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INTRODUCTION: Due to advances in treatments, people with haemophilia (PWH) are living longer. They are not as active as the general population due to joint damage and lack confidence to be active due to concerns about further bleeds and pain. There is a need to facilitate healthy aging through promotion of physical activity (PA) and exercise. Changing patient beliefs and increasing physical literacy and confidence to move are thought to be key to helping PWH become more active. AIM: This paper describes the development of an exercise and behaviour change intervention to improve confidence to exercise in PWH. METHODS: The 4-stage Medical Research Council framework for complex intervention development was used. RESULTS: Stakeholders included 17 PWH and 7 physiotherapists working in haemophilia. Seven online focus group meetings were held. The final intervention is a hybrid 12-week physiotherapist led progressive exercise programme. Classes are 45 min including Pilates, High intensity interval training and balance elements, together with discussion sessions focusing on PA recommendations, the types and benefits of different exercise styles and the effects of PA, together with the effects of aging for PWH. The COM-B model of behaviour change was used to develop the intervention. CONCLUSION: Co-design helps to produce an intervention that understands the stakeholders needs. Through this process the intervention developed to incorporate not only increasing PA but also confidence to exercise. The use of behaviour change theory identified the behaviour techniques included in the intervention and aims to increase physical literacy in this population.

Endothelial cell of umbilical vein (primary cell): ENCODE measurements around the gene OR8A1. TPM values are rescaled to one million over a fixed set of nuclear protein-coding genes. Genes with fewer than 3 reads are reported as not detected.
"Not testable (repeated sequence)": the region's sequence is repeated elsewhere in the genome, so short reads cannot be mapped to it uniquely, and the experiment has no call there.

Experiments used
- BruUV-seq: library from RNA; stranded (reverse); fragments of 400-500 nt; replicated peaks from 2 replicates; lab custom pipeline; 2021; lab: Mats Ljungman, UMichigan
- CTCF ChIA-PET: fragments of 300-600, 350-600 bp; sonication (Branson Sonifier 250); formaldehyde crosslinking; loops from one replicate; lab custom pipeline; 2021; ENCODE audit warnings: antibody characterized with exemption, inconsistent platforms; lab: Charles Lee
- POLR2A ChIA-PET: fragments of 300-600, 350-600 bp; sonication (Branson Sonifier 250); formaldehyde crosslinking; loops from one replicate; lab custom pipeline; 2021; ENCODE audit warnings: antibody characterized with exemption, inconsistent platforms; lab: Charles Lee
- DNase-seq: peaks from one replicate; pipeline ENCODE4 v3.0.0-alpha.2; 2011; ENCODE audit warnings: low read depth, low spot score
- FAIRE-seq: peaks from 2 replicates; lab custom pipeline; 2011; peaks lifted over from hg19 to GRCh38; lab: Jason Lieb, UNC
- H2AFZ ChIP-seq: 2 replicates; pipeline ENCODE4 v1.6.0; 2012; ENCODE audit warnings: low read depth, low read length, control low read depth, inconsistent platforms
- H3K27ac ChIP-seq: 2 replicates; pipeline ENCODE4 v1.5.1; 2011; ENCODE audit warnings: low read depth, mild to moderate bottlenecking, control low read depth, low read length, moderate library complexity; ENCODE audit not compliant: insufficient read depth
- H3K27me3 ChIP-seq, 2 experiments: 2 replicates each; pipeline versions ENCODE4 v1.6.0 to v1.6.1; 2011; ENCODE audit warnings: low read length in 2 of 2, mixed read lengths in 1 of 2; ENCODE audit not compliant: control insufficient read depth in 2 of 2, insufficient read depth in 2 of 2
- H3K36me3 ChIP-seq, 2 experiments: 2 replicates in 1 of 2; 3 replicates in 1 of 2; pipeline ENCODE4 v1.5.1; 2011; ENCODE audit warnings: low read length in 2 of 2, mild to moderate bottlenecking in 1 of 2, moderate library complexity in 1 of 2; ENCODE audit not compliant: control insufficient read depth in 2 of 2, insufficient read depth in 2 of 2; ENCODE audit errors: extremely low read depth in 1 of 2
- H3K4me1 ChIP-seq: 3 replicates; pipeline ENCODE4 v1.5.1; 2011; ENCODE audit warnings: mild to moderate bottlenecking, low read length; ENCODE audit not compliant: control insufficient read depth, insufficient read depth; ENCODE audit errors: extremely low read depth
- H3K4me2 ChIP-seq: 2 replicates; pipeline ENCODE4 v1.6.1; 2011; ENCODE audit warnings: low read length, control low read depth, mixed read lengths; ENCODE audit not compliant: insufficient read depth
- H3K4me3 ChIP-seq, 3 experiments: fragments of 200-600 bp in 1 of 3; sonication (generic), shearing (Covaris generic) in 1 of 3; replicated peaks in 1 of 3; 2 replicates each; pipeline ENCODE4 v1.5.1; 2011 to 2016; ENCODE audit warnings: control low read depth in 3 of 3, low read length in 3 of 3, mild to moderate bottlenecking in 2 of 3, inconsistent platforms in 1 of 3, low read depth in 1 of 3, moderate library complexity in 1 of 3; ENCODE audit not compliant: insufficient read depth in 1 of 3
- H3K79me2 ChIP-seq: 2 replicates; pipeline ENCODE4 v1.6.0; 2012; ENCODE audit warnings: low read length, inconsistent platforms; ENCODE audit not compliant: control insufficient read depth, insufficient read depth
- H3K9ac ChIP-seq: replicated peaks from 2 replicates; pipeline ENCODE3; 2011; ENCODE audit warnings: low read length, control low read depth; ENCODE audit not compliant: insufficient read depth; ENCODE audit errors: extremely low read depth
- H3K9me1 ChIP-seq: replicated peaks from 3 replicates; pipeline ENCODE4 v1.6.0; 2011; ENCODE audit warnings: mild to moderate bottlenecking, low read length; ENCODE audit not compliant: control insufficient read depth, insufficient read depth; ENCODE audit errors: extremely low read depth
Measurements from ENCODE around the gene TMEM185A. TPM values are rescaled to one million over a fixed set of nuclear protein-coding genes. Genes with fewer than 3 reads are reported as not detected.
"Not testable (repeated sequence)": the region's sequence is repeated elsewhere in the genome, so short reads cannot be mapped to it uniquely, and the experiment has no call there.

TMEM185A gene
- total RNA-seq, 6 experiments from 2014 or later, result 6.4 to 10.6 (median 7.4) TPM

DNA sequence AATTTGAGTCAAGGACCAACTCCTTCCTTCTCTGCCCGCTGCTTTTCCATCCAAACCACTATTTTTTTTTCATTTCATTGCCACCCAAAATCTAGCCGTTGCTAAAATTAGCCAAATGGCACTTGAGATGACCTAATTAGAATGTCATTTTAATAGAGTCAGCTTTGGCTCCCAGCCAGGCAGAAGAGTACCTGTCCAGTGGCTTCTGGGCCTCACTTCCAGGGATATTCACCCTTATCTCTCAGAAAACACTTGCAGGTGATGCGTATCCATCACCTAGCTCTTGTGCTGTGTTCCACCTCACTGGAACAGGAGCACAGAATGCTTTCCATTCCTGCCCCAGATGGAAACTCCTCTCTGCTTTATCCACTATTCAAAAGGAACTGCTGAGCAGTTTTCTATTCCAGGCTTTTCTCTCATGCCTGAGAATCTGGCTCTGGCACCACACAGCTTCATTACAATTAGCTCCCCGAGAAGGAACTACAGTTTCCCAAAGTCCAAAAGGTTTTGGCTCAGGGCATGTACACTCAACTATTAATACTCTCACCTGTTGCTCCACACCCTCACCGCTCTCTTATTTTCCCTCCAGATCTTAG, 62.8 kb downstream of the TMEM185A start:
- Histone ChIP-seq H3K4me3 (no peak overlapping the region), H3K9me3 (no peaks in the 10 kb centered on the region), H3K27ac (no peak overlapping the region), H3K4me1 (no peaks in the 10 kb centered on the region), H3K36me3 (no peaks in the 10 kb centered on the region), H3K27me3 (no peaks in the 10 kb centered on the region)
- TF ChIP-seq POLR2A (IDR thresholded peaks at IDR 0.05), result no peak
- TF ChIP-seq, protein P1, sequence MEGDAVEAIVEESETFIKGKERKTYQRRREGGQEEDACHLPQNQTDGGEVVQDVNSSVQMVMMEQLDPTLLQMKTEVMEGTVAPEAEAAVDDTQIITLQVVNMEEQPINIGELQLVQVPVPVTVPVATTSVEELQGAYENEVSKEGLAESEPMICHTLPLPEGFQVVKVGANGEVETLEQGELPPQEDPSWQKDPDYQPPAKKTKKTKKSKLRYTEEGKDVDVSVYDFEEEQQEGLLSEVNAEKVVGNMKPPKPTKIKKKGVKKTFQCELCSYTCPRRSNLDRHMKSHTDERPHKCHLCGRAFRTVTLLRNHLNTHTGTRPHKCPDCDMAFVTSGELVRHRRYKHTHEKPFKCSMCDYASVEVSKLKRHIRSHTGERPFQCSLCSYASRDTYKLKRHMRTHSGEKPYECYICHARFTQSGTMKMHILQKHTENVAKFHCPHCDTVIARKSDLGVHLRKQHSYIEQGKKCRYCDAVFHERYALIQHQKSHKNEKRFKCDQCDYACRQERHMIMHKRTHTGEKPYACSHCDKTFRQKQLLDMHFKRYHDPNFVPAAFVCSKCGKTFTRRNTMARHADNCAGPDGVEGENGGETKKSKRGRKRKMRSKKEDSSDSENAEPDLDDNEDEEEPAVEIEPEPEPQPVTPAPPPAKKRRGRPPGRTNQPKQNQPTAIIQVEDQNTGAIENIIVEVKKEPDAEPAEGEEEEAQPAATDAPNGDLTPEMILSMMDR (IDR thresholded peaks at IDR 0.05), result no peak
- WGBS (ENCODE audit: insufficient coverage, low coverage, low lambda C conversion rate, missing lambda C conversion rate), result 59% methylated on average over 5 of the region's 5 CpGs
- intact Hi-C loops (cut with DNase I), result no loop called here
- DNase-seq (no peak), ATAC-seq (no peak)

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Journal article



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behaviour change, codesign, exercise intervention, haemophilia, theory of change